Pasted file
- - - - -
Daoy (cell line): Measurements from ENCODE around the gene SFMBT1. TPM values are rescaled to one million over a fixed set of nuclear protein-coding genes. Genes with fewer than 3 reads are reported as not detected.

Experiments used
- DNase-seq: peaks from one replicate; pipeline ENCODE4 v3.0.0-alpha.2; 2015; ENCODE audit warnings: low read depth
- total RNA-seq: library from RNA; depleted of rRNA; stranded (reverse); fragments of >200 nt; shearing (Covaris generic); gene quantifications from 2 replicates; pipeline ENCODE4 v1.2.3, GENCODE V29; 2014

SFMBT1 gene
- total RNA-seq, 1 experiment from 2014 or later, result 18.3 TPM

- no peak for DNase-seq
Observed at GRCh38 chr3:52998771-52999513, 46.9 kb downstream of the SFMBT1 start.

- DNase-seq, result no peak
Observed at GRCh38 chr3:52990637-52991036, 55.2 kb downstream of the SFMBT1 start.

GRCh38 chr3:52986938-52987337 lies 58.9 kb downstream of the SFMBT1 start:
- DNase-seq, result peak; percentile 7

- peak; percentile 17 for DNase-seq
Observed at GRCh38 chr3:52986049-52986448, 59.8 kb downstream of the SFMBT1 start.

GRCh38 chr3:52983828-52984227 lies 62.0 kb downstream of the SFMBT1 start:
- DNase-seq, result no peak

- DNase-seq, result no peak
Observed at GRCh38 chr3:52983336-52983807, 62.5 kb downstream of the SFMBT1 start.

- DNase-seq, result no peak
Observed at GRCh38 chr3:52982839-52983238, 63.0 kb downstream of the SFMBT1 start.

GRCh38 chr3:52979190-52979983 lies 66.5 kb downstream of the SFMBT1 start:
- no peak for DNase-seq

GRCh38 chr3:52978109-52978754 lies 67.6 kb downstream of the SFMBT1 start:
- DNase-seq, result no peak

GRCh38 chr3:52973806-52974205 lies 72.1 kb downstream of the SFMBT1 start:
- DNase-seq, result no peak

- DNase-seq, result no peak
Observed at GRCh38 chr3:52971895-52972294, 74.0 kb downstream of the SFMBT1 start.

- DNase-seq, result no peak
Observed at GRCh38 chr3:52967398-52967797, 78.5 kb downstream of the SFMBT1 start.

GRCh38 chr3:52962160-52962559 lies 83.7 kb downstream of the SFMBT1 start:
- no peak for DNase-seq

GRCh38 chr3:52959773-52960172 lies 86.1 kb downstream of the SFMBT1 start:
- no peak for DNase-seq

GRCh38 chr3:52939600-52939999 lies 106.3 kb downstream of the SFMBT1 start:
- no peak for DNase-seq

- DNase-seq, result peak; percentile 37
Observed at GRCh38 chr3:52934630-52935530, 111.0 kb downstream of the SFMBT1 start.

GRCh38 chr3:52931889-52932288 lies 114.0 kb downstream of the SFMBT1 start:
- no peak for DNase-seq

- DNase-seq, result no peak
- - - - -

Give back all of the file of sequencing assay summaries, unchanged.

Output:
Daoy (cell line): Measurements from ENCODE around the gene SFMBT1. TPM values are rescaled to one million over a fixed set of nuclear protein-coding genes. Genes with fewer than 3 reads are reported as not detected.

Experiments used
- DNase-seq: peaks from one replicate; pipeline ENCODE4 v3.0.0-alpha.2; 2015; ENCODE audit warnings: low read depth
- total RNA-seq: library from RNA; depleted of rRNA; stranded (reverse); fragments of >200 nt; shearing (Covaris generic); gene quantifications from 2 replicates; pipeline ENCODE4 v1.2.3, GENCODE V29; 2014

SFMBT1 gene
- total RNA-seq, 1 experiment from 2014 or later, result 18.3 TPM

- no peak for DNase-seq
Observed at GRCh38 chr3:52998771-52999513, 46.9 kb downstream of the SFMBT1 start.

- DNase-seq, result no peak
Observed at GRCh38 chr3:52990637-52991036, 55.2 kb downstream of the SFMBT1 start.

GRCh38 chr3:52986938-52987337 lies 58.9 kb downstream of the SFMBT1 start:
- DNase-seq, result peak; percentile 7

- peak; percentile 17 for DNase-seq
Observed at GRCh38 chr3:52986049-52986448, 59.8 kb downstream of the SFMBT1 start.

GRCh38 chr3:52983828-52984227 lies 62.0 kb downstream of the SFMBT1 start:
- DNase-seq, result no peak

- DNase-seq, result no peak
Observed at GRCh38 chr3:52983336-52983807, 62.5 kb downstream of the SFMBT1 start.

- DNase-seq, result no peak
Observed at GRCh38 chr3:52982839-52983238, 63.0 kb downstream of the SFMBT1 start.

GRCh38 chr3:52979190-52979983 lies 66.5 kb downstream of the SFMBT1 start:
- no peak for DNase-seq

GRCh38 chr3:52978109-52978754 lies 67.6 kb downstream of the SFMBT1 start:
- DNase-seq, result no peak

GRCh38 chr3:52973806-52974205 lies 72.1 kb downstream of the SFMBT1 start:
- DNase-seq, result no peak

- DNase-seq, result no peak
Observed at GRCh38 chr3:52971895-52972294, 74.0 kb downstream of the SFMBT1 start.

- DNase-seq, result no peak
Observed at GRCh38 chr3:52967398-52967797, 78.5 kb downstream of the SFMBT1 start.

GRCh38 chr3:52962160-52962559 lies 83.7 kb downstream of the SFMBT1 start:
- no peak for DNase-seq

GRCh38 chr3:52959773-52960172 lies 86.1 kb downstream of the SFMBT1 start:
- no peak for DNase-seq

GRCh38 chr3:52939600-52939999 lies 106.3 kb downstream of the SFMBT1 start:
- no peak for DNase-seq

- DNase-seq, result peak; percentile 37
Observed at GRCh38 chr3:52934630-52935530, 111.0 kb downstream of the SFMBT1 start.

GRCh38 chr3:52931889-52932288 lies 114.0 kb downstream of the SFMBT1 start:
- no peak for DNase-seq

- DNase-seq, result no peak